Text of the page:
Football fans face a moral quandary. Do they avidly follow the World Cup? Or boycott and stay away?
The FIFA World Cup is one of the most anticipated sporting events in the world. But it is also being held in a country where serious concerns have been raised about human rights. These includes LBGTQ+ rights, but also working conditions for migrant workers.
World Cups have been held in non-democratic regimes before, of course. So how undemocratic is the location of the Qatar world cup in historical perspective?
The Varieties of Democracy Project provides an index score of the quality of liberal democracy since 1900 (and before…). A score of 1 is the highest possible level of democracy (or liberal democracy to be precise). A score of 0 represents the other extreme. The figure below maps the score against each world cup since 1930.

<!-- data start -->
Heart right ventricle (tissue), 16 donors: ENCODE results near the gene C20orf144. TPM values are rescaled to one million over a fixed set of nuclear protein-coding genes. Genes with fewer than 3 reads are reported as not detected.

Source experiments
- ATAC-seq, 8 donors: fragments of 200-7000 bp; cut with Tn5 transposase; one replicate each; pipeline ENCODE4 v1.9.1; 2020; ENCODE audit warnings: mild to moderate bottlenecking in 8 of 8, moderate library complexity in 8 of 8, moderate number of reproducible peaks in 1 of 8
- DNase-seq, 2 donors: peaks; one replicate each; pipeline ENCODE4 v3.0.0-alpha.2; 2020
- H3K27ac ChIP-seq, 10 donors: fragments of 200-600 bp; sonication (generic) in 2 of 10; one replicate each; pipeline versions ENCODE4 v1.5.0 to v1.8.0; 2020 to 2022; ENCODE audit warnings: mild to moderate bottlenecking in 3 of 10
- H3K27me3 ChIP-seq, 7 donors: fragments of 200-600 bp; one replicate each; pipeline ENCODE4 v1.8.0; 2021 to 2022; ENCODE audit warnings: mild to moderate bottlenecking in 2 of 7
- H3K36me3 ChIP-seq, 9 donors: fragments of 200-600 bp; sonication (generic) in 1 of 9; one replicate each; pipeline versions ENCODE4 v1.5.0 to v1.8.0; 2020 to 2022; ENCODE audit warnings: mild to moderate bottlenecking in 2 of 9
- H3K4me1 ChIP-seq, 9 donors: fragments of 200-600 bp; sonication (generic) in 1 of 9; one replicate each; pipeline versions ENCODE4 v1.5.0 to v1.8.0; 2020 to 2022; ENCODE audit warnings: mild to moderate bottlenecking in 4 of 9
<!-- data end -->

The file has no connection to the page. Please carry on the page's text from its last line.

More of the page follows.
- The World Cup to be held in the least democratic conditions was Italy in 1934 (a score of 0.35) when Benito Mussolini was in power – and the World Cup was used to promote fascism. This followed by Argentina in 1978 (a score of 0.048).
- Qatar 2022 then has the third lowest democracy score – but not far behind with a score of 0.089. Perhaps worryingly, it follows Russia 2018 which also had a very low – and a downward trend.
- We don’t yet know the 2026 democracy scores for the USA, Canada and Mexico who will host the next World Cup as we can’t look into the future. But they will most likely be much higher – and will be an important sift back towards holding World Cups in democracies
Prof Toby James, Professor of Politics & Public Policy
Photo credit: The 1934 World Cup in Italy via Wikipedia